The protonation constants of betanin were determined, at T = 298.15 K, using spectrophotometric method based on the relation A = f (pH) ^{[21]}. The computer Excel program was used to analyze and conduct the measured absorbance, A [(300-600) nm in the interval of 0.5 nm], and obtained p_{c}H from the spectrophotometric titration ^{[22}, ^{23]}. To fit the data in the computer program, the error sum of squares (ESS) for the difference in the experimental and the calculated absorbance were minimized. The protonation constants with different stoichiometries can be calculated by the program. Each titration had the number of experimental points (absorbance against p_{c}H) above 35 (maximum 50). The solutions were stable during the experiments and the absorbance values were constant by the time changing. Table 1 shows the results of spectrophotometric and potentiometric pH titrations for the acidity constants of the proton donors of the betanin, Eq. 5, in various aqueous solutions of methanol.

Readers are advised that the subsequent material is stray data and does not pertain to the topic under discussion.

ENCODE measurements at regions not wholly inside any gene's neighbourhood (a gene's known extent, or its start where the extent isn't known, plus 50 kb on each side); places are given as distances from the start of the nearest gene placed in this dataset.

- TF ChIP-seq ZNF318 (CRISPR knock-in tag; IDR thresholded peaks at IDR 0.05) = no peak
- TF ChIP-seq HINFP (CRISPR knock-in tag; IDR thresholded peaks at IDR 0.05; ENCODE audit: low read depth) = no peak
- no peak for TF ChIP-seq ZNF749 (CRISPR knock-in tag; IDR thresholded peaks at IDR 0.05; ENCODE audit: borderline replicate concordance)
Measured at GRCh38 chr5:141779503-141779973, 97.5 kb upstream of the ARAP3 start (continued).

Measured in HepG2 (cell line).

Alcohol V % | H_{2}O + Methanol | |||
log_{10}K_{3} | log_{10}K_{2} | log_{10}K_{1} | Ref. | |
0 | 1.21±0.02 | 3.2±0.03 | 8.99±0.02 | 20 |
10 | 1.26±0.03 | 3.26±0.04 | 8.91±0.05 | This work |
20 | 1.3±0.02 | 3.33±0.03 | 8.85±0.04 | This work |
30 | 1.37±0.02 | 3.42±0.02 | 8.74±0.03 | This work |
40 | 1.42±0.04 | 3.5±0.02 | 8.63±0.04 | This work |
50 | 1.48±0.03 | 3.58±0.04 | 8.54±0.03 | This work |
60 | 1.54±0.05 | 3.67±0.02 | 8.48±0.03 | This work |
70 | 1.6±0.02 | 3.76±0.02 | 8.39±0.02 | This work |
80 | 1.68±0.03 | 3.85±0.05 | 8.28±0.04 | This work |
where L shows betanin and n can be 0, 1, 2, 3, or 4 for the various protonation equilibria of the acid-base reaction.